HC Deb 20 February 1885 vol 294 cc933-43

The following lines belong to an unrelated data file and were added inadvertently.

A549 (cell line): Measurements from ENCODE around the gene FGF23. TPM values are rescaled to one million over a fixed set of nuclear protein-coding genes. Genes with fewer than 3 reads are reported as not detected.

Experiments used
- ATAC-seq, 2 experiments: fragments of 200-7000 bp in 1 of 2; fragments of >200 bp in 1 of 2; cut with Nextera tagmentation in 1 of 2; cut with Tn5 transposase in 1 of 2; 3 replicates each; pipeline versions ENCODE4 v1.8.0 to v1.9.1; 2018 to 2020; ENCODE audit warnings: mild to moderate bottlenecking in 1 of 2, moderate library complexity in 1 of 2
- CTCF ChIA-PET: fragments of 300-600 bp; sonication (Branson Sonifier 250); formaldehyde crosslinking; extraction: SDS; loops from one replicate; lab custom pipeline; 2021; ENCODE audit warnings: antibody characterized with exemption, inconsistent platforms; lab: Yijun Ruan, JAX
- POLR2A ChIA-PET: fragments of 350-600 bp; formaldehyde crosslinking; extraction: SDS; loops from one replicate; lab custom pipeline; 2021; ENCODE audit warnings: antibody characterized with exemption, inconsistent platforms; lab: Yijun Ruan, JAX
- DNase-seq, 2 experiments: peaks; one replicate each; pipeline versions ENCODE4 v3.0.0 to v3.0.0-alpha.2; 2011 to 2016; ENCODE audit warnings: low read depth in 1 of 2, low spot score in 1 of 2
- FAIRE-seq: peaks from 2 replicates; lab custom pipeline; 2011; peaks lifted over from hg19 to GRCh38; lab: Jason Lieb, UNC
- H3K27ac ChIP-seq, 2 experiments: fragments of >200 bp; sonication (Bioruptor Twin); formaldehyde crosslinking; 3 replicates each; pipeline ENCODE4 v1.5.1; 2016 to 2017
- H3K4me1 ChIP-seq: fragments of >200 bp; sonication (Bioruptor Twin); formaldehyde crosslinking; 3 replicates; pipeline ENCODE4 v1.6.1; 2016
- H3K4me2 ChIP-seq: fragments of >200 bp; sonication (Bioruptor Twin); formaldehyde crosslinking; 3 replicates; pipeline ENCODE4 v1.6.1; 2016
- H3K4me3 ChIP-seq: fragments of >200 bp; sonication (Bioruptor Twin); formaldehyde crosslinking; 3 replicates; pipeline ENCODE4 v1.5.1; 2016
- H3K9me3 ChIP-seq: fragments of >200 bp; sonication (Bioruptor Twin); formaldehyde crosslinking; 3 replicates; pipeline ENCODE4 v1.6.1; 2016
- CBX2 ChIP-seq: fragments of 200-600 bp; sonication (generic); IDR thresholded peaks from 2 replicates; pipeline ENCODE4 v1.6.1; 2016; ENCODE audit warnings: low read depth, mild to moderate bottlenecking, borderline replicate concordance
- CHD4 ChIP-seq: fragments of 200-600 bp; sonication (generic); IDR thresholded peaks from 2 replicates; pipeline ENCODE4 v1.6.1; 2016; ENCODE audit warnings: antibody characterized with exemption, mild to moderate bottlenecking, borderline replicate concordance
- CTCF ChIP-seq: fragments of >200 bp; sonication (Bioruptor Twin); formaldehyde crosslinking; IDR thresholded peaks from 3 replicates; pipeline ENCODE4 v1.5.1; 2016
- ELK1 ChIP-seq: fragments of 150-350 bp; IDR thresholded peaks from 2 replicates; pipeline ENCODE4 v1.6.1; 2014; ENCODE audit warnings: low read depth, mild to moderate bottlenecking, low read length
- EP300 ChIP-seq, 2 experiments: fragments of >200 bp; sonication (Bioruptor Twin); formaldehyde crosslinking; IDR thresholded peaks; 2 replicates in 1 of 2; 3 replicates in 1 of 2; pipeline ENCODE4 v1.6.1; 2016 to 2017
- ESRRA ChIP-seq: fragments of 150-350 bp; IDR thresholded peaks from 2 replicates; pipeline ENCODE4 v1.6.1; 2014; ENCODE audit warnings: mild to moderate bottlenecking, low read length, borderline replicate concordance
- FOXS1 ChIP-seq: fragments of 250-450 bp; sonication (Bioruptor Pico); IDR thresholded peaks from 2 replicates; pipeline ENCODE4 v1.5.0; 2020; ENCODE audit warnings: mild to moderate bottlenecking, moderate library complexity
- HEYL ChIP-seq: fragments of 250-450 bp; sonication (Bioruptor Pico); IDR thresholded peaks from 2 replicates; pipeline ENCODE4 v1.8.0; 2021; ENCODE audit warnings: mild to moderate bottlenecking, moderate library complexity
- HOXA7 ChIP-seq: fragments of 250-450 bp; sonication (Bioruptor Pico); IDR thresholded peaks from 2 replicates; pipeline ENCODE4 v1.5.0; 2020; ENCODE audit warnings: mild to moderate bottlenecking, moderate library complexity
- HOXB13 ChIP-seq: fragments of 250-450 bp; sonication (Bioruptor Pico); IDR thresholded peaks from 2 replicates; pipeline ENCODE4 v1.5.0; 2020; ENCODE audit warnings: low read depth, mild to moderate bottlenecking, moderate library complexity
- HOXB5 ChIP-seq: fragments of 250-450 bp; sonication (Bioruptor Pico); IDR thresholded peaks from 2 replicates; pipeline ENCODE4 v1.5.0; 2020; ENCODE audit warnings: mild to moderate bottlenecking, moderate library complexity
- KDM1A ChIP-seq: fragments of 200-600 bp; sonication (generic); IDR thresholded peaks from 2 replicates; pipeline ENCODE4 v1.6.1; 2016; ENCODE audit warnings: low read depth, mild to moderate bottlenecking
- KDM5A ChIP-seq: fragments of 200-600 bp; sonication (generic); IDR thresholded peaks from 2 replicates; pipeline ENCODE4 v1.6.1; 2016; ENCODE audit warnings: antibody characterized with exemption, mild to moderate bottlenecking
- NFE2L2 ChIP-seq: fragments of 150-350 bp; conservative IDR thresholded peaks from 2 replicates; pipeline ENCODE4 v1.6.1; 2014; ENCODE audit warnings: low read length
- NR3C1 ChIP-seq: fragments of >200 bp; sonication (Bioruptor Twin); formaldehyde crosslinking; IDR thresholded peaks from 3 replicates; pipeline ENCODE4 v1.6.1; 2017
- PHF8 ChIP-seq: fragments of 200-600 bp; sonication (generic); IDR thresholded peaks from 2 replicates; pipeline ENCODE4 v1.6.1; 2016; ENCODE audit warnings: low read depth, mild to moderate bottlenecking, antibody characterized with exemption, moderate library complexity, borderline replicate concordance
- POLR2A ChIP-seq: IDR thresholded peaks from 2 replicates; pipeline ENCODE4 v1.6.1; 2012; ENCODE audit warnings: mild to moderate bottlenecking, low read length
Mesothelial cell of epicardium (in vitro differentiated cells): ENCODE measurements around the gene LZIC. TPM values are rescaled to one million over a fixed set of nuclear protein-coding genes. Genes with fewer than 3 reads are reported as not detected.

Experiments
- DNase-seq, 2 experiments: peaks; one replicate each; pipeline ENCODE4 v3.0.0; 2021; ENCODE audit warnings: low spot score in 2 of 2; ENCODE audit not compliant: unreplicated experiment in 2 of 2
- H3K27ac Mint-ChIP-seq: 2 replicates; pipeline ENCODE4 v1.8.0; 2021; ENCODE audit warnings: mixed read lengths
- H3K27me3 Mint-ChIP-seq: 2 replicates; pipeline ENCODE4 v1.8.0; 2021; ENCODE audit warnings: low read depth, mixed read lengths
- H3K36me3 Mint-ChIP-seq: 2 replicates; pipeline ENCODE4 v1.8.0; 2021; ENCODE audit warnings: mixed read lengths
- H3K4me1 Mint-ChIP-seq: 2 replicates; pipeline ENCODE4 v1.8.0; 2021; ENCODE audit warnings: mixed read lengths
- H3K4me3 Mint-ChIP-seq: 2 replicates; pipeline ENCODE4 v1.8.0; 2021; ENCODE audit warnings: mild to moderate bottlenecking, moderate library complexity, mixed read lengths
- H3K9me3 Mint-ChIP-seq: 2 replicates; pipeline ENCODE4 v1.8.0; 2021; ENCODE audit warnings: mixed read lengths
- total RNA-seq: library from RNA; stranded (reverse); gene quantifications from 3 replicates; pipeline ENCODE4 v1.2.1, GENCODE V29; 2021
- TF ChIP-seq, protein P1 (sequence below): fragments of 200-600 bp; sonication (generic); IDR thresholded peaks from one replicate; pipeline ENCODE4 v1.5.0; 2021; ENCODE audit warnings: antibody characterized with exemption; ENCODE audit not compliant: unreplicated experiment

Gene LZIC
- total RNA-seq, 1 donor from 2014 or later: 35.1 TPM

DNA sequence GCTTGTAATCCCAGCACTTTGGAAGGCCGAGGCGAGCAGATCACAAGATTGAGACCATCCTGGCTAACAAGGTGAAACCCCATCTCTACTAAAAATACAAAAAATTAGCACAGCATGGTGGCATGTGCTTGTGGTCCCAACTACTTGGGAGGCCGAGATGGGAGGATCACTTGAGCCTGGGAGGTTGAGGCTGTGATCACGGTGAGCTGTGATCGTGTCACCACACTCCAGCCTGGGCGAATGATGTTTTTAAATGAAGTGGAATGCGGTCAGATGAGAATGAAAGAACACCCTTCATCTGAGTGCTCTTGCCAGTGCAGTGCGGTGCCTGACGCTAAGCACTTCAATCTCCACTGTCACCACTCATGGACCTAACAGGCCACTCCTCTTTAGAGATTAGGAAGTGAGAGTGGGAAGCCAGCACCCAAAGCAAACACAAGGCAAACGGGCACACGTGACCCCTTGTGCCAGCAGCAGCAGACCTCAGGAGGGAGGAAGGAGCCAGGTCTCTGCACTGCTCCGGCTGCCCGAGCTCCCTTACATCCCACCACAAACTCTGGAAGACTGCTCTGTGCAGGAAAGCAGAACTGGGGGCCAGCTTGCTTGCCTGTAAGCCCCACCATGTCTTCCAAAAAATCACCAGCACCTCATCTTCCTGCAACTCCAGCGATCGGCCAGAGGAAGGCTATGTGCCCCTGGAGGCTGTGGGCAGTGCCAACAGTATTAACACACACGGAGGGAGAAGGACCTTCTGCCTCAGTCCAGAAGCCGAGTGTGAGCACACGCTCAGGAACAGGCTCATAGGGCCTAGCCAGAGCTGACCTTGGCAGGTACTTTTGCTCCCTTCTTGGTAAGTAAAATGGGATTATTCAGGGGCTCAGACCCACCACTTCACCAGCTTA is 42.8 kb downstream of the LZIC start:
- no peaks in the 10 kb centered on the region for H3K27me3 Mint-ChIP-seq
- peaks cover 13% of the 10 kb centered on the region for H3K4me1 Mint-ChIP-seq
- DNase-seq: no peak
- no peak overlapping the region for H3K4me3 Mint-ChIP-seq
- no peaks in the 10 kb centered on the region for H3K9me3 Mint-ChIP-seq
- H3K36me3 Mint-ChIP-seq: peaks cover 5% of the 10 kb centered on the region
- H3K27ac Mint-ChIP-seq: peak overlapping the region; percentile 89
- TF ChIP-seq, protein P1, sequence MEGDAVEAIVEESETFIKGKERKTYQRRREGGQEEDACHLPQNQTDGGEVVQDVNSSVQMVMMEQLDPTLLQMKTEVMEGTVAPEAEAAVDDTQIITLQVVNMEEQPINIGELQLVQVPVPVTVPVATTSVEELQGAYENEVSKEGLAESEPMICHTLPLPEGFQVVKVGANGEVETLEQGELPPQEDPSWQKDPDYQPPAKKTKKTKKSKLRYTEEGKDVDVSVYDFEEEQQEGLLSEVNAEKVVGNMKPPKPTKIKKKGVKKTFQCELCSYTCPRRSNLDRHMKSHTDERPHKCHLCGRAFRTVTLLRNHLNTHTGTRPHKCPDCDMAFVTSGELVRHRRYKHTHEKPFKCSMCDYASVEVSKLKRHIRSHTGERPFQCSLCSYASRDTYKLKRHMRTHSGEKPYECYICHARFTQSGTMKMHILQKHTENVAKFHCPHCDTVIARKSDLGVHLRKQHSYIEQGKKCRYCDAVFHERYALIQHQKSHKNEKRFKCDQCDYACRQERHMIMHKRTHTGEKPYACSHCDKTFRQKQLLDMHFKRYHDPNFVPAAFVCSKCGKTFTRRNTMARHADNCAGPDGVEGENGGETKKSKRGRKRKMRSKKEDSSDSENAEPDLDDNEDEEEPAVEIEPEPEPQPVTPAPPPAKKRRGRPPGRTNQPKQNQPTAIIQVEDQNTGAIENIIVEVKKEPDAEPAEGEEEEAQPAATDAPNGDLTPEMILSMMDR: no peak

in rising to move— That the several stages of the Parliamentary Elections (Redistribution) Bill, up to, and including the Consideration of the Bill, as amended, have precedence of all Orders of the Day, and Notices of Motions, on every day on which it shall be set down, by the Government, as the first business of the day, said, he wished it to be clearly understood that this was not a Motion which the Government desired to carry by any pressure or authority on their part; but it was made in the strong belief that it would be agreeable to the general sense and convenience of the House. He was sorry to make a Motion which appeared to involve a negation of the appeal made yesterday by his hon. Friend the Member for Liskeard (Mr. Courtney); but his hon. Friend knew very well that his duty was to consult the general convenience of the House and the prospects of Public Business. He rather thought that he was correct in saying that, even before the adjournment of the House in December, reference was made to the great importance of proceeding with the Seats Bill, and to the probability that the House might be disposed to give it, under the peculiar circumstances, exceptional facilities. From what he learnt yesterday he had reason to believe that it was the desire of the House that the precedence asked for should be given. If there was reason to entertain such an idea in the month of December, that reason had been greatly strengthened by circumstances which had since occurred, and which had created in the mind of the House a necessity for discussions relating to Egypt and the Soudan, which, perhaps, might not have been felt to be of equal urgency in the state of their prospects as they then stood. It was often said that private Members suffered from the adoption of a Motion of this kind; but, at the same time, what private Member was there to whom it was not of importance that this great and complex measure should be promptly disposed of? With the prospect of the natural termination of the present Parliament before them, with the certainty of a great amount of labour to be performed with regard to the varied provisions of the Seats Bill, which it was quite conceivable might lead to very lengthened discussion, and with the desire they had to deal with the question of registration, they were anxious that the period which preceded Dissolution—that which was so inconvenient to the whole country—should not be unnecessarily prolonged. On these grounds he believed that this was a case in which the House would be disposed to grant exceptional facilities for discussing the Bill. He, therefore, hoped the House would allow the Question to be put without much delay, and that the judgment of the House would be found to sustain the view he had ventured to form with regard to what he believed to be the state of opinion.